We started with an Alsace Nature - a somewhat unusual wine on many levels.
Deiss's philosophy is to express in each wine the three factors that make a wine complete : the grape variety, the vintage and the terroir and the wines have been pretty much all organic and biodynamic since before it became trendy to do so, so we are in somewhat eclectic territory already.
The Nature, an Austrian-style vineyard blend (the equivalent of a Gemischter Satz), is sealed with a glass stopper and is a "natural wine", that ill-defined term which means little but generally stands for low intervention.
With "four or five" varieties in the blend, it had a startlingly intense purity, crisp, linear acidity and a structured minerality that had me thinking of my favourite Austrian whites.
But there is also a hint of oxidative, sherry-like character and the end result feels like a blend of Wachau Riesling, Grüner Veltliner and some fino thrown in.
Strange and unusual, I found I liked it a lot, marking it down as the best wine I tried that day and arranging to do a separate, in-depth review of it.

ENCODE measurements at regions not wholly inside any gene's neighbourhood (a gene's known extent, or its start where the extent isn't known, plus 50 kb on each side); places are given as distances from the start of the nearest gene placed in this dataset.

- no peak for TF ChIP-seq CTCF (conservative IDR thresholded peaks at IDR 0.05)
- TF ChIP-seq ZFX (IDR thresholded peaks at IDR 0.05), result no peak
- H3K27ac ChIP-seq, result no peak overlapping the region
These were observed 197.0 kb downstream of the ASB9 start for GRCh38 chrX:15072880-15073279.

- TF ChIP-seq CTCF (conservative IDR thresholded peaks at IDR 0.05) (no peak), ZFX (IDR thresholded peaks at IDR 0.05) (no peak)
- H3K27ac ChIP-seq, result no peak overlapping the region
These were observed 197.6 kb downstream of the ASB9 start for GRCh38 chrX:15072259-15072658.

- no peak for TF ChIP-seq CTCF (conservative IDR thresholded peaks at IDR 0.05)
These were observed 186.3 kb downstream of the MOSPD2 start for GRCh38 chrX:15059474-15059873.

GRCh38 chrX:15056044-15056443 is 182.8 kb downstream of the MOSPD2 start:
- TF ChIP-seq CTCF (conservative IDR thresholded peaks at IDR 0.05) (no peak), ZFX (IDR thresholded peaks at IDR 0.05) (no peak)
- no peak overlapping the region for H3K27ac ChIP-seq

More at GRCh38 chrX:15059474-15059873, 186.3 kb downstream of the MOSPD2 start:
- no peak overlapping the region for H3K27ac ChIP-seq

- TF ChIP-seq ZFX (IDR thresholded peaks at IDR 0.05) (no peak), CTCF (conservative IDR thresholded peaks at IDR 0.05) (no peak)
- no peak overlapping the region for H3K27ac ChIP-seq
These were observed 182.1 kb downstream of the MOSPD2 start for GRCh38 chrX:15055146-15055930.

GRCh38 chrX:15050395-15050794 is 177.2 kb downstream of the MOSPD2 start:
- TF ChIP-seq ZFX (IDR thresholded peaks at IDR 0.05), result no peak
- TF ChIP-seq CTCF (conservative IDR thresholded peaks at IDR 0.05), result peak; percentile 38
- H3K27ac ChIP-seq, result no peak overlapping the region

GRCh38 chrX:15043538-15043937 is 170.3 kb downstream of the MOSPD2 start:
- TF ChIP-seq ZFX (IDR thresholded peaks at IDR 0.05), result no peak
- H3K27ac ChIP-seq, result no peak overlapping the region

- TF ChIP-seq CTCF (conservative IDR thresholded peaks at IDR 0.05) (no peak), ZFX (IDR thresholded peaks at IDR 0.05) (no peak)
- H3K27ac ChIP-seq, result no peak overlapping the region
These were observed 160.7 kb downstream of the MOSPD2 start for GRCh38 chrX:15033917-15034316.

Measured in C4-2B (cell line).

The rest of the Deiss wines were very different in character from both the Nature and what one thinks of as typically Alsatian generally.
Although not so far apart, geographically, historically, linguistically or culturally, the Alsatians and the Germans have very different ideas about what a white wine should be like, with the Alsatians plumping for a food-friendly, dry, aromatic, full-bodied style whilst the Mosel, in particular, excels in refined, delicate, off-dry wines more suited to the garden than to the dining room.
If the Nature was distinctly Austrian, then the Alsace 2010 was the most traditionally Alsatian in style.
Like the Nature, it is a vineyard blend (but different vineyards in this case) and felt crisp with pear and lime fruit and a focused acidity.
The Riesling 2009 felt soft and full with a hint of residual sweetness and a long finish.
The Englegarten 1er Cru 2007 with mostly Riesling but a small percentage of Pinot Blanc, was a Mosel-style wine, felling gentle and balanced.
The Rotenberg 1er Cru ("Riesling and a blend of Alsatian Pinots") was fuller with more sweetness.
None of these wines is exactly cheap - entry level is almost £20 with prices going up to £40.
However, for me the best wine here was actually the cheapest - the Nature at £18 for its startling intensity and structured minerality.
Links & Contact details
Barry James Wines:
1 Park West
40 Tanner Street
Tel: 07917 668550
Marcel Deiss - http://www.marceldeiss.com/
Boutique Wineries - http://www.boutique-wineries.co.uk/